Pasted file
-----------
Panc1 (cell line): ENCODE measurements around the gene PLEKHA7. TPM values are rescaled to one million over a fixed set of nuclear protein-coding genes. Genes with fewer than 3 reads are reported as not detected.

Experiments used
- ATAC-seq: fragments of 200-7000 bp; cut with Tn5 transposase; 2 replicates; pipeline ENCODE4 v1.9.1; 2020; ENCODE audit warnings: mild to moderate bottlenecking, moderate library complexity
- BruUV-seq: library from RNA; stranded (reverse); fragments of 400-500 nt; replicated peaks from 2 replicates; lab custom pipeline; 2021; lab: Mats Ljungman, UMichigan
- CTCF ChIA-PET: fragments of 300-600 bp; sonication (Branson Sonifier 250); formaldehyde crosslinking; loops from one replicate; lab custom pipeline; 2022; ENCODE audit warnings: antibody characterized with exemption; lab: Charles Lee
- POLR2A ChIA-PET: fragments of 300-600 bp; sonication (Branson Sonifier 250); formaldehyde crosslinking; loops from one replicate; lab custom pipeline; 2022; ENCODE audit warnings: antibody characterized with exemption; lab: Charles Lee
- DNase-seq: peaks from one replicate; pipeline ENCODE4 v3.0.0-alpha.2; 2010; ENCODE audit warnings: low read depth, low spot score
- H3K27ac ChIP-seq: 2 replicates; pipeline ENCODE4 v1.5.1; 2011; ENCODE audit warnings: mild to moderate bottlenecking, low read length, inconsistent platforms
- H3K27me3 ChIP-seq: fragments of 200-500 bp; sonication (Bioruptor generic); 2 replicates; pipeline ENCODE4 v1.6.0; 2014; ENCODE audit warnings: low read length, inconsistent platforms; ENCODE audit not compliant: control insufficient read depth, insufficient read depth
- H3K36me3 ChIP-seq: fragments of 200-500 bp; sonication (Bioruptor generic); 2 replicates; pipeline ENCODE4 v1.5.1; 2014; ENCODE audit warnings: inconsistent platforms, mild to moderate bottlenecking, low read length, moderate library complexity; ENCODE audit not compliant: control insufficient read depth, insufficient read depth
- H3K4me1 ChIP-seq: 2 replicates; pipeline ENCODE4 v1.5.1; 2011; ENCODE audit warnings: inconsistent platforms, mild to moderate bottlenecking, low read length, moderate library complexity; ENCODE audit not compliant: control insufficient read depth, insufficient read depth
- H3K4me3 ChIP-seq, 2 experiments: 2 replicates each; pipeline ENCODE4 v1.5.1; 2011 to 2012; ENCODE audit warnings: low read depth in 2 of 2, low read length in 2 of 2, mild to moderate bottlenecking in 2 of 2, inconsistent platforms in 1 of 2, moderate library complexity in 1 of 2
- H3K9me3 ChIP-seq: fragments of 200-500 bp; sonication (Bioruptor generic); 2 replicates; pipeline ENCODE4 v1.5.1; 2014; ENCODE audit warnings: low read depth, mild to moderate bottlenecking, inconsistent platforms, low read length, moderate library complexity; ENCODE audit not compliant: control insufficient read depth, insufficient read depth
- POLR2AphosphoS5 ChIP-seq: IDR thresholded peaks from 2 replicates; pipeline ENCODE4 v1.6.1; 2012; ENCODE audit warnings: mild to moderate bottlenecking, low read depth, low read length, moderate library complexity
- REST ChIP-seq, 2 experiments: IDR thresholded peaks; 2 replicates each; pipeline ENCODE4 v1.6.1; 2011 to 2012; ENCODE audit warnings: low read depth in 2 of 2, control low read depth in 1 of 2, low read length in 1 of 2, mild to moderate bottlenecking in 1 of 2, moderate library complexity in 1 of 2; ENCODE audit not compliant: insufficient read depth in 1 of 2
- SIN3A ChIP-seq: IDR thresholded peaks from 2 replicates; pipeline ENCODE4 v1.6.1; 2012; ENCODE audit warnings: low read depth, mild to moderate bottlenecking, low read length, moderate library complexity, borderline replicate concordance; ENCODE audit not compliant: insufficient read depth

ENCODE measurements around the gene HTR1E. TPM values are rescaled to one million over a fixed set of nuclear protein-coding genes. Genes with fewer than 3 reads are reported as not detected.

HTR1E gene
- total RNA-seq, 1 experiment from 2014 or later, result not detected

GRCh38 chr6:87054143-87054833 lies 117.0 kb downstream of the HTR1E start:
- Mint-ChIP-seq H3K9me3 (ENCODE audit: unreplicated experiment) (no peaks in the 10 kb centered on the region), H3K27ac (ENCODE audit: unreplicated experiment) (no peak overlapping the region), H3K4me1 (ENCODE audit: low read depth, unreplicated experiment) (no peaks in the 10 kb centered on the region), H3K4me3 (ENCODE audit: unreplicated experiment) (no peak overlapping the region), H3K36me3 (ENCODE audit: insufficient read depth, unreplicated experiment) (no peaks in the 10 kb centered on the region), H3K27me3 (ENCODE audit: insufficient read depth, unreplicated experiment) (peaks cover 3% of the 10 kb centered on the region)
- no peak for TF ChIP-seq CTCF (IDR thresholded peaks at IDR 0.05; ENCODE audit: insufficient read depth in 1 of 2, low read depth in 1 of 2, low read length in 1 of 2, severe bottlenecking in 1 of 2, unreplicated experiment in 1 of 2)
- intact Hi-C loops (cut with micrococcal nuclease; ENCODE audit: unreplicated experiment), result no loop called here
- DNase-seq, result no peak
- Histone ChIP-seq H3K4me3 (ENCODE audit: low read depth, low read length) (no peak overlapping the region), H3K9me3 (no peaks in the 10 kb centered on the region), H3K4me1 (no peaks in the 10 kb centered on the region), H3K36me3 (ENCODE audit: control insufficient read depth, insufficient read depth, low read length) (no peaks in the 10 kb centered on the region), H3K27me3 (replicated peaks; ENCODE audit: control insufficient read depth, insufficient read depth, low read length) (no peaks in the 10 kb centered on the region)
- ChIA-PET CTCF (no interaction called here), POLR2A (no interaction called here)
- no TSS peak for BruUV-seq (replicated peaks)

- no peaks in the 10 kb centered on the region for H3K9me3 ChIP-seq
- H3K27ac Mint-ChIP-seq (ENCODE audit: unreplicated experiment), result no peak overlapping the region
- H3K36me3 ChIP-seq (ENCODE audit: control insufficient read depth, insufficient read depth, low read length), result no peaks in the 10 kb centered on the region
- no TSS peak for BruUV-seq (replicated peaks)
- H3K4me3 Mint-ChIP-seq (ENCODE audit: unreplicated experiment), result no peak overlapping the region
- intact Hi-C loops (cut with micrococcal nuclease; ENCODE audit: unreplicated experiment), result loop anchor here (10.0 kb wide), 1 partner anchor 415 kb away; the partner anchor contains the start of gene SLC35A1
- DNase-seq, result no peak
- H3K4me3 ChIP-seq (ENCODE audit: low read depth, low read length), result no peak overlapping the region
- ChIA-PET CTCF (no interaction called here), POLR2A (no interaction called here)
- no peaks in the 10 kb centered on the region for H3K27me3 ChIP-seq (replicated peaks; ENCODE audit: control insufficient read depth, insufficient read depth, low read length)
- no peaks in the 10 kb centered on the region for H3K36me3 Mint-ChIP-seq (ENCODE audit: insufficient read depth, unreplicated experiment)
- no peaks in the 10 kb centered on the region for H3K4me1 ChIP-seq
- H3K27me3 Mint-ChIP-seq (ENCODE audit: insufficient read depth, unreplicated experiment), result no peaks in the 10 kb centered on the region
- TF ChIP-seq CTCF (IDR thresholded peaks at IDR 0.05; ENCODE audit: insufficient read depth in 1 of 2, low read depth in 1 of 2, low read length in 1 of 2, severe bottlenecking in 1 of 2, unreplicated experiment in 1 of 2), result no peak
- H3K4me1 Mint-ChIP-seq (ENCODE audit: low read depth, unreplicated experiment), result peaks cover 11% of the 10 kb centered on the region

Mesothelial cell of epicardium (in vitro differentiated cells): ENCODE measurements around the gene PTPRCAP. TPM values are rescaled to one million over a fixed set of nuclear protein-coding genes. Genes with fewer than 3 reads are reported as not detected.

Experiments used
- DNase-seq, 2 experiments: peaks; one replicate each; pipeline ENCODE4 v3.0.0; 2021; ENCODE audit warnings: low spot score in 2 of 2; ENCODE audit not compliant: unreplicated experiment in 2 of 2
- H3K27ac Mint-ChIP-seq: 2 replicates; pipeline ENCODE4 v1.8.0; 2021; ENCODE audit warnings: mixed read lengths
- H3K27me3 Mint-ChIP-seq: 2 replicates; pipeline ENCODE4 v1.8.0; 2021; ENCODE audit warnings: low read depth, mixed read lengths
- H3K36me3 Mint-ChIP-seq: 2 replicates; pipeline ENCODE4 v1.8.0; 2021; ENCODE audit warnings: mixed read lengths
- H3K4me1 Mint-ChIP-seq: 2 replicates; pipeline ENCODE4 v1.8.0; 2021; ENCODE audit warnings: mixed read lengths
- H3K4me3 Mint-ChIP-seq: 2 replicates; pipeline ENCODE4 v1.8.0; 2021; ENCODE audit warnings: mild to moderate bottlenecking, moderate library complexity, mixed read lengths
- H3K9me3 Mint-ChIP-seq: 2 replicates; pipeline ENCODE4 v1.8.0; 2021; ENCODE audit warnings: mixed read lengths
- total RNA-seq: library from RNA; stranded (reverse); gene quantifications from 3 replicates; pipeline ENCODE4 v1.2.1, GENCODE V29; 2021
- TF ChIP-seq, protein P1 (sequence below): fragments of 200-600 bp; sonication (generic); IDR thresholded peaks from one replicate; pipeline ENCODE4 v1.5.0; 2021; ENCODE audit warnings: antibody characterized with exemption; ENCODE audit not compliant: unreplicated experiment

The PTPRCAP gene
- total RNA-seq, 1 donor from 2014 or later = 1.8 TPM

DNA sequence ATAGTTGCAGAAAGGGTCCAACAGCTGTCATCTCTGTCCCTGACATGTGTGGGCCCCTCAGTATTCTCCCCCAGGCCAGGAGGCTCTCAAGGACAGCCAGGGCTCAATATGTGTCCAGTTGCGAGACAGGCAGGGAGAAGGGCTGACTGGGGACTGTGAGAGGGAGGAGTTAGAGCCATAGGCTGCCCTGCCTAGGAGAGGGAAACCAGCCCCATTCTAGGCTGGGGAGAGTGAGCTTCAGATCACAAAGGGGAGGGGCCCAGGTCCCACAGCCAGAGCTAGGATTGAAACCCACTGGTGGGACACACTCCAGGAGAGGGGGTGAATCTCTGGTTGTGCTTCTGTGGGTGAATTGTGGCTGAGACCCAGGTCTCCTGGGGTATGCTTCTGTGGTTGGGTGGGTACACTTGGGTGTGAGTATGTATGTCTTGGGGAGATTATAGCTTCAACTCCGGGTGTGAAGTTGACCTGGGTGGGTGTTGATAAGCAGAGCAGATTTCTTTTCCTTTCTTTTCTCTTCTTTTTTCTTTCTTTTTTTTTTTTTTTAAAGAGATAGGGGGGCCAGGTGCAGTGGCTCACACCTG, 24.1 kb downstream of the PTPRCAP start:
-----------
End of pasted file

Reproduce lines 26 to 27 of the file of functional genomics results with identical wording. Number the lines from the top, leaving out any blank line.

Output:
- ChIA-PET CTCF (no interaction called here), POLR2A (no interaction called here)
- no TSS peak for BruUV-seq (replicated peaks)